Relationship between patient-reported symptoms, limitations in daily activities, and psychological impact in varicose veins.J Vasc Surg Venous Lymphat Disord. 2017 03; 5(2):224-237.JV
The objective of this study was to evaluate the relationship between patient-reported symptoms, functional limitations, and psychological impact of varicose veins (VVs) vs pathophysiologic mechanism, incorporating demographic and behavioral factors.
We conducted a pooled analysis from two clinical studies (Efficacy and Safety Study of Polidocanol Injectable Foam for the Treatment of Saphenofemoral Junction Incompetence [VANISH-1] and Polidocanol Endovenous Microfoam Versus Vehicle for the Treatment of Saphenofemoral Junction Incompetence [VANISH-2]) in patients with VVs (superficial venous reflux only). Health outcomes were classified on the basis of the Wilson-Cleary conceptual framework continuum linking clinical and anatomic factors (Clinical, Etiology, Anatomy, and Pathophysiology [CEAP] clinical class and great saphenous vein [GSV] diameter, respectively) to patient-reported outcomes: Varicose Vein Symptoms Questionnaire (VVSymQ) score; modified Venous Insufficiency Epidemiologic and Economic Study on Quality of Life/Symptoms (m-VEINES-QOL/Sym) limitations in daily activities (functional limitations hereafter) score; and m-VEINES-QOL/Sym psychological impact score. Association of clinical and anatomic categories with each of the patient-reported outcomes was assessed using analysis of variance for statistical significance and standardized mean differences for clinical meaningfulness. Hierarchical regression modeling was applied to evaluate the direct association of the VVSymQ symptom score with the m-VEINES-QOL/Sym functional limitations score and the indirect association with the m-VEINES-QOL/Sym psychological impact score, adjusting for clinical, behavioral, and demographic factors.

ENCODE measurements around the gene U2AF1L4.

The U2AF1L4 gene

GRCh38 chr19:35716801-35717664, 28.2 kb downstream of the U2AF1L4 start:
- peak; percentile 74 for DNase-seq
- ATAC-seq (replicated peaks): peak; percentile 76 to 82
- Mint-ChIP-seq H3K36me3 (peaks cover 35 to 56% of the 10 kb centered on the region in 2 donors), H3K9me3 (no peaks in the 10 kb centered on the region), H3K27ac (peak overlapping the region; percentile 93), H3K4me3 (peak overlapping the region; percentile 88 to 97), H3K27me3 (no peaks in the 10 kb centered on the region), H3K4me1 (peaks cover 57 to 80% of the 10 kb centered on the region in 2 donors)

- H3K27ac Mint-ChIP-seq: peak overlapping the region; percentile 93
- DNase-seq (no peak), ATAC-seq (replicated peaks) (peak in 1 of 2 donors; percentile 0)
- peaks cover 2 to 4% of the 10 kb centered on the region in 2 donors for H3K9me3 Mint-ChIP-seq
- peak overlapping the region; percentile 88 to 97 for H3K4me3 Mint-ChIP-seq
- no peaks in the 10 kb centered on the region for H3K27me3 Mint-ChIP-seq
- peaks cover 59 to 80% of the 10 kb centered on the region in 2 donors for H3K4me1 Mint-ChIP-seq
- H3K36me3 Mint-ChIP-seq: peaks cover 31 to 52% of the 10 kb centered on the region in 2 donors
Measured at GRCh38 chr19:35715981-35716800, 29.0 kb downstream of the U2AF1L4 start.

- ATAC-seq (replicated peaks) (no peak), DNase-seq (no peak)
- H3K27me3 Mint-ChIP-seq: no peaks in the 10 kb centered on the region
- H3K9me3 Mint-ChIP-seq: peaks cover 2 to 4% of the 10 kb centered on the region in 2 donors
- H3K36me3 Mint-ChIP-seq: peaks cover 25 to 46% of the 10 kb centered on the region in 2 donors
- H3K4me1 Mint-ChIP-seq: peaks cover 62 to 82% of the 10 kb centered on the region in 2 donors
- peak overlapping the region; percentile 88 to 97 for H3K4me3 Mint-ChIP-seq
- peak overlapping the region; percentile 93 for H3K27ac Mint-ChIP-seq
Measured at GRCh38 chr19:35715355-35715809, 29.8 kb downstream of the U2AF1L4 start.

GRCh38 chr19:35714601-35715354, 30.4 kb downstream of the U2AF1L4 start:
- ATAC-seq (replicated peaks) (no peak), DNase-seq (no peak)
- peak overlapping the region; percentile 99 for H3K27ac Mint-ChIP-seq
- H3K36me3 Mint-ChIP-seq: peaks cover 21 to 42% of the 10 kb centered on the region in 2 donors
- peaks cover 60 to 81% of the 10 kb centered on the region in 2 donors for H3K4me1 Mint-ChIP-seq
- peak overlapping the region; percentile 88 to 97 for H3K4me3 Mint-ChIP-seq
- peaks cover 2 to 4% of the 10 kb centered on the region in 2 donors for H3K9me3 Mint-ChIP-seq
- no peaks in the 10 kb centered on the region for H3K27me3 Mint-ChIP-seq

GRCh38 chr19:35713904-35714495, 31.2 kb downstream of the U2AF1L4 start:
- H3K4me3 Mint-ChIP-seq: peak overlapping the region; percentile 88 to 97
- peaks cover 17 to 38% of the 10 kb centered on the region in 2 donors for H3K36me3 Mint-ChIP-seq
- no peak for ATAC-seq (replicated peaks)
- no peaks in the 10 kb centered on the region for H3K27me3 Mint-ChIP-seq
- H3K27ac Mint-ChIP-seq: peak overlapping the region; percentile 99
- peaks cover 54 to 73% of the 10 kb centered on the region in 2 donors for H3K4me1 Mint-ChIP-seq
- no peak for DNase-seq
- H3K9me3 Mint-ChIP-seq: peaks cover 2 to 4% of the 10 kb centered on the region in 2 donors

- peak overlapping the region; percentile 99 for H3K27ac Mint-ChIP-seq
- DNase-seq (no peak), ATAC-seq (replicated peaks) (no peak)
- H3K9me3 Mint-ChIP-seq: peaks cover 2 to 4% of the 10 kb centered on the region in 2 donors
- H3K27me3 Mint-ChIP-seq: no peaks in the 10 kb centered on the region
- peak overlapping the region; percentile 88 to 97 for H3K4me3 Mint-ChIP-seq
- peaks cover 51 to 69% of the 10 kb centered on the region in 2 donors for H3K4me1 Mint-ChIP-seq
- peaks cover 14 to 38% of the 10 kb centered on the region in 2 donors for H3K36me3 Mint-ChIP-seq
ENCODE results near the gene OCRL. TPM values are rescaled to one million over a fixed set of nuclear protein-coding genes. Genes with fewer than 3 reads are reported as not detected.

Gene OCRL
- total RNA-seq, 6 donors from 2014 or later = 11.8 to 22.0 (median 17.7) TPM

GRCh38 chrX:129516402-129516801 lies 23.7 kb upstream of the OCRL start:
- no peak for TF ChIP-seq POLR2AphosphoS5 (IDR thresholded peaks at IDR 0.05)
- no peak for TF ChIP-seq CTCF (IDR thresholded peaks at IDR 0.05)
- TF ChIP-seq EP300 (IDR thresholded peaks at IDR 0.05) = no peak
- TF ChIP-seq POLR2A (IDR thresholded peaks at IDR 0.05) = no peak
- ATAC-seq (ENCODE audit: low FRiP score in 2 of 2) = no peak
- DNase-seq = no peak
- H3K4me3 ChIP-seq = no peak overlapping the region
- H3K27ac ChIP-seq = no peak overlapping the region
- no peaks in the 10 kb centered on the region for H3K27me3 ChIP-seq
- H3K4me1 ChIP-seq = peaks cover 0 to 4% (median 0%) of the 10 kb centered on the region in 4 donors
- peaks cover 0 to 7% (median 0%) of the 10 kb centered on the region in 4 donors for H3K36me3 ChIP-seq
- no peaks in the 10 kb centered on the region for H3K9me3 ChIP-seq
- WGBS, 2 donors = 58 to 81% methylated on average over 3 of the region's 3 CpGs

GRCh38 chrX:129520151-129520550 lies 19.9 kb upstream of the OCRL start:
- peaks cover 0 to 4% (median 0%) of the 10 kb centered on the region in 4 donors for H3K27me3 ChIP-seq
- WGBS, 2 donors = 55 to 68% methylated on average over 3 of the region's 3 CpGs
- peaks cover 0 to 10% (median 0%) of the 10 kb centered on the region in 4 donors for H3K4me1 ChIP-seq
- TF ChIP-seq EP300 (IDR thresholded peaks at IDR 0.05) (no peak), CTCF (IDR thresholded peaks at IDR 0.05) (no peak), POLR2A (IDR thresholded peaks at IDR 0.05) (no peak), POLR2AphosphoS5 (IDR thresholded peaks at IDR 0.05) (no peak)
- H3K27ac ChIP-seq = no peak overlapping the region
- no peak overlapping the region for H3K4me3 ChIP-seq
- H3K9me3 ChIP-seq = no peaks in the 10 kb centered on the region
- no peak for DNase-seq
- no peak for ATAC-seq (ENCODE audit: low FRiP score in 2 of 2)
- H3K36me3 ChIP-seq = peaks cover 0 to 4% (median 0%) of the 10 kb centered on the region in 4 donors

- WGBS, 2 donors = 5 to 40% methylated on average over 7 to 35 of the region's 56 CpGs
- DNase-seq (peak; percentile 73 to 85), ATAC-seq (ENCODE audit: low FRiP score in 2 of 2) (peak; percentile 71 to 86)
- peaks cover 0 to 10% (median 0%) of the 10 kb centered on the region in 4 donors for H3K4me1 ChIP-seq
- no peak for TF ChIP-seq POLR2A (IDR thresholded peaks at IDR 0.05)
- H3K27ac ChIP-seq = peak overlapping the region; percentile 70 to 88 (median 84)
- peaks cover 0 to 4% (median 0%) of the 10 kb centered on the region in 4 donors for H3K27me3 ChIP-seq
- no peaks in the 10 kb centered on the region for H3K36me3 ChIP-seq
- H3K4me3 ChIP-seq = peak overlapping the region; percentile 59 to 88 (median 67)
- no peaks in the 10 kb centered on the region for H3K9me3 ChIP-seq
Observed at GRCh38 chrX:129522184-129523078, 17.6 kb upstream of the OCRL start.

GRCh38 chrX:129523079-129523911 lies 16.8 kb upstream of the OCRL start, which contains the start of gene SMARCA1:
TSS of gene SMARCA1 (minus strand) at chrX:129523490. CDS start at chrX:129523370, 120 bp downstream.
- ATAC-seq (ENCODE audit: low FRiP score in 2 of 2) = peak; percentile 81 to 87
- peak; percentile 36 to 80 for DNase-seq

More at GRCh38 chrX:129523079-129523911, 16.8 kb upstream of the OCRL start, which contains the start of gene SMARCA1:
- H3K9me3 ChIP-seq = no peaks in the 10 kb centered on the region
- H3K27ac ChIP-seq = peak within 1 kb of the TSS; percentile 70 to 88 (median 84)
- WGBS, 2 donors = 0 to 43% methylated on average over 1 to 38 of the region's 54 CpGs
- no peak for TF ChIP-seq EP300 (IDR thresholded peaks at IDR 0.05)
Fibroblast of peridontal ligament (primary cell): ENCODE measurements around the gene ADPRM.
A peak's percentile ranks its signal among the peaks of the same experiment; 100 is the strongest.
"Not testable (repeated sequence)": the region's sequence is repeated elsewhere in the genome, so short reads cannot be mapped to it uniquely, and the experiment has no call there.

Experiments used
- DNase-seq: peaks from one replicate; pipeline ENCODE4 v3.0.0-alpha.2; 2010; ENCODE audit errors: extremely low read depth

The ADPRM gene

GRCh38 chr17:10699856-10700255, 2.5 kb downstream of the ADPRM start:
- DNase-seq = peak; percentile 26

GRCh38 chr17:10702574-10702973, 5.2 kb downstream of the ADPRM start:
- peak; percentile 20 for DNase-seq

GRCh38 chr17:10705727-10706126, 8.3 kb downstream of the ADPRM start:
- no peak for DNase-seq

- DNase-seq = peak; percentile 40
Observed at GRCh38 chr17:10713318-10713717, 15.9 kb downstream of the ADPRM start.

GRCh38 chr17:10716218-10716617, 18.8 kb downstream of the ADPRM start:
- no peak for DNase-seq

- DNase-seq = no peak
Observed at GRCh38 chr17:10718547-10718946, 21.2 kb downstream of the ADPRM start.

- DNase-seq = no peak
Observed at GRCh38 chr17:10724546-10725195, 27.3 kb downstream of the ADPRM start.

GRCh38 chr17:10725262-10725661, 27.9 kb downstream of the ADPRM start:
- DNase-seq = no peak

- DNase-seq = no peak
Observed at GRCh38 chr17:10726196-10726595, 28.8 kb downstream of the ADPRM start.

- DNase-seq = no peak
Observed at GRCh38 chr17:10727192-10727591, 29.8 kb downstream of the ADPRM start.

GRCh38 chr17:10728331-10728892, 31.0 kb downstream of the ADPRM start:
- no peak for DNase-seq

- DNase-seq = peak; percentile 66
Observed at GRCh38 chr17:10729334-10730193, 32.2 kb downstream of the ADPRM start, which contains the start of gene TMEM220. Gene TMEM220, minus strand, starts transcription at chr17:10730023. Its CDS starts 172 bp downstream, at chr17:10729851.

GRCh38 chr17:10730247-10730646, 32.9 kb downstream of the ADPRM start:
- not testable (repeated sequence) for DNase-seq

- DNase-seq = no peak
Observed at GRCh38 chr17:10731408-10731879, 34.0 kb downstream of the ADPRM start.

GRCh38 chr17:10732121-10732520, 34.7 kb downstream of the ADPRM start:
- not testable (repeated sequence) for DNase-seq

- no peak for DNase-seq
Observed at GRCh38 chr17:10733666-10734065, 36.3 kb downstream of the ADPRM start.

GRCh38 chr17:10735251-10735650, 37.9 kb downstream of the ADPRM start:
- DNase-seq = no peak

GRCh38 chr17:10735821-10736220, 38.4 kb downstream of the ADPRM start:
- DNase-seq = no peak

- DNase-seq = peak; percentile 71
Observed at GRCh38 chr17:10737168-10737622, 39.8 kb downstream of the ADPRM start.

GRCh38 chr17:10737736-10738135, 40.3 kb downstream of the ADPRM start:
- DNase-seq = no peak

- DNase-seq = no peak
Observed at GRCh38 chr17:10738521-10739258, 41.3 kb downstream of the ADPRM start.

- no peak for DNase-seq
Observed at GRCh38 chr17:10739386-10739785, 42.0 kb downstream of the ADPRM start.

Among 516 patients, approximately three-fourths were women (mean age, 49 years), approximately 70% were overweight or obese, 42% were C2 and 32% were C3, and 88% reported never or only intermittently wearing compression stockings. VVSymQ (symptom) scores did not vary by GSV diameter but were significantly worse for those with severe disease stage, especially C5 or C6. Among m-VEINES-QOL/Sym work-related function items, 47% of patients reported difficulty at work and 31% reported cutting down at work. On nonwork function items, standing for prolonged periods was most affected; 53% were limited a little and 22% were limited a lot. Concern about appearance and choice of clothing predominated among psychological impact items, with 74% and 65%, respectively, affected all or most of the time. The m-VEINES-QOL/Sym functional limitation and psychological impact scores varied by neither GSV diameter nor CEAP C class, but they varied directly with VVSymQ (symptom) score quartiles. Multivariable regression analysis revealed that VVSymQ symptom scores continued to be associated with m-VEINES-QOL/Sym psychological impact scores, even after adjustment for m-VEINES-QOL/Sym functional limitation scores.
Substantial patient-reported functional limitation and psychological impact of VVs were observed. Limitations on work, standing for prolonged periods, concern about appearance, and clothing choice were most affected. Patient-reported VVSymQ (symptom) score, an objective patient-reported measure of symptom severity in VVs, was the key predictor of patient-reported m-VEINES-QOL/Sym functional limitations. Symptoms and functional limitations led to greater psychological impact. Physicians should routinely ascertain symptoms and functional limitations to enhance quality of care and to document medical necessity.